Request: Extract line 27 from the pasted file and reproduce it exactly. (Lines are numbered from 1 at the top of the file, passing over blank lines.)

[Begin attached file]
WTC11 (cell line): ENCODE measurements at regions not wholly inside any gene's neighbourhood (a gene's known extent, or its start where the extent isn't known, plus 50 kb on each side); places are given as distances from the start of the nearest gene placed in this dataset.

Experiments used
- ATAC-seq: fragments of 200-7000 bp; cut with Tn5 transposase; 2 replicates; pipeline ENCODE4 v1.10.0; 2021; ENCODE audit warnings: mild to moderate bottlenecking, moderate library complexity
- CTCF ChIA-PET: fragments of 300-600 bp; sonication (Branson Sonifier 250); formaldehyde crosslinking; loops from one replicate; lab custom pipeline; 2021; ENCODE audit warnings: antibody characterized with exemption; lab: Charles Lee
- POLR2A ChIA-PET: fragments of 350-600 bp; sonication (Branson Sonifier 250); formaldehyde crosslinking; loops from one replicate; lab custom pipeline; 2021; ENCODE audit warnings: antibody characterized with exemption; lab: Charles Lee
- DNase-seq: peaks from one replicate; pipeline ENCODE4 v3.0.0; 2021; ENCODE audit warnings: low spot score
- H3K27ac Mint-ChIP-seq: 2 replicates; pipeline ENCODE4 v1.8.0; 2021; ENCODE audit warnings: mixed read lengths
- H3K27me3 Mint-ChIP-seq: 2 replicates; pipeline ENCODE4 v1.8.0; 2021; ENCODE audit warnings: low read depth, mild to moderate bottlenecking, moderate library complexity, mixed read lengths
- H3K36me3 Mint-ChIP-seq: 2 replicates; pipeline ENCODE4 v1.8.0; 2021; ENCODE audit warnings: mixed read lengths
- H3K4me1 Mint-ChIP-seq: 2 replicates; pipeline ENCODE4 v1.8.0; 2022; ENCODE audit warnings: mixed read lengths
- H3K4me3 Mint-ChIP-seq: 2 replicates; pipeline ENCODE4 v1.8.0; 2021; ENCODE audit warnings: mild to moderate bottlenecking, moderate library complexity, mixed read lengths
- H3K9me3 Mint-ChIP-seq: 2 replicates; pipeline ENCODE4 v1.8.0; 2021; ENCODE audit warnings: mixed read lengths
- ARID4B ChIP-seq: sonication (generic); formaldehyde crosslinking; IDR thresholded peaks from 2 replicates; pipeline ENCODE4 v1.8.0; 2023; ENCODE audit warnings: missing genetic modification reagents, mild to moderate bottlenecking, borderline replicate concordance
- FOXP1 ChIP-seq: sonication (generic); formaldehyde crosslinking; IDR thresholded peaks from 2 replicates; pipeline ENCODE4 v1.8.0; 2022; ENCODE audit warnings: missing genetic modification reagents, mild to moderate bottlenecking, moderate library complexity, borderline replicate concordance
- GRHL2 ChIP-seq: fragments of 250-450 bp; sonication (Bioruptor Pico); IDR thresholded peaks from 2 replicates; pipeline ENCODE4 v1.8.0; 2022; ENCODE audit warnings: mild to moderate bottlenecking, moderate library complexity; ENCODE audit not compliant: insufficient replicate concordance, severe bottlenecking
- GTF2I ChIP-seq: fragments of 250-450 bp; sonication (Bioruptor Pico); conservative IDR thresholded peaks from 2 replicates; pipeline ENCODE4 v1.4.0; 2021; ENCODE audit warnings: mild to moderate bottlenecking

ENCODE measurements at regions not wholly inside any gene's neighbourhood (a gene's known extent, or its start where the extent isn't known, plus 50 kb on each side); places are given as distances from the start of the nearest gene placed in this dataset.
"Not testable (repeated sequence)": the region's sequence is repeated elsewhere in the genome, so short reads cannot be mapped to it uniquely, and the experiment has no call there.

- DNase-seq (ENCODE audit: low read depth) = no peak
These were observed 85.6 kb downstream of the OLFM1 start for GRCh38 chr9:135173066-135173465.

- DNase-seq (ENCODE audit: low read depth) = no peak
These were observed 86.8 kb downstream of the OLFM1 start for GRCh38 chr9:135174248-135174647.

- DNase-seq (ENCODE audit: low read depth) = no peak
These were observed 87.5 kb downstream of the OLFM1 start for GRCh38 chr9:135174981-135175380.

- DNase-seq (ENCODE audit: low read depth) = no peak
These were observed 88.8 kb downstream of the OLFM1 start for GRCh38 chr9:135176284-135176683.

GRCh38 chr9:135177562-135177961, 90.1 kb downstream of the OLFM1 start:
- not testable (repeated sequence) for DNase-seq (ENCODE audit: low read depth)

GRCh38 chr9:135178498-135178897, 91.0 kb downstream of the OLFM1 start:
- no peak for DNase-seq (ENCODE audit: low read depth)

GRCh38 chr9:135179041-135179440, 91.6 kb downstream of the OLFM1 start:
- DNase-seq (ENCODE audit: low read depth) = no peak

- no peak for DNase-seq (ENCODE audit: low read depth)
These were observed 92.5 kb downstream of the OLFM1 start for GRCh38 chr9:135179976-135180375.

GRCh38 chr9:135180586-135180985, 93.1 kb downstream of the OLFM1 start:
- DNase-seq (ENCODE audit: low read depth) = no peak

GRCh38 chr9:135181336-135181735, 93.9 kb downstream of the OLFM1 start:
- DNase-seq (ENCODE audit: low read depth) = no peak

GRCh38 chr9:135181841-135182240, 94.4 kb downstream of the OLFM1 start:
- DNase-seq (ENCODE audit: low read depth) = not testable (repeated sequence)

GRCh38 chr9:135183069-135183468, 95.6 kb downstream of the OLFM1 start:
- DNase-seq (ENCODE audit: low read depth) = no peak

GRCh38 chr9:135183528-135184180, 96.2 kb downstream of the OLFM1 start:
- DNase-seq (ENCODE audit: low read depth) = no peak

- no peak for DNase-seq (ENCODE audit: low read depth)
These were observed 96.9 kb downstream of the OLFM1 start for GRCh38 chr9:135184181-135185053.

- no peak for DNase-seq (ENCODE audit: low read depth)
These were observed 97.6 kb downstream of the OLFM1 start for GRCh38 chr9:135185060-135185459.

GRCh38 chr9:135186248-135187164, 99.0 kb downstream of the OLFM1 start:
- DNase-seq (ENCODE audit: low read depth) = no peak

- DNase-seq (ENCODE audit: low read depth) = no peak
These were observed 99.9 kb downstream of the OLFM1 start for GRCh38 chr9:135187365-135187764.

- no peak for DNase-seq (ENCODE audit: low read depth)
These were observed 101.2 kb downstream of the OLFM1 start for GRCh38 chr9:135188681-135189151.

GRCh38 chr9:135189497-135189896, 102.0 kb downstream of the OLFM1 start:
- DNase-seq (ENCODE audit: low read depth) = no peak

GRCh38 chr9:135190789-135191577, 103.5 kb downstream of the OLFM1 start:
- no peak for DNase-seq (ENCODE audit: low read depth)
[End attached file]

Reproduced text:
GRCh38 chr9:135177562-135177961, 90.1 kb downstream of the OLFM1 start: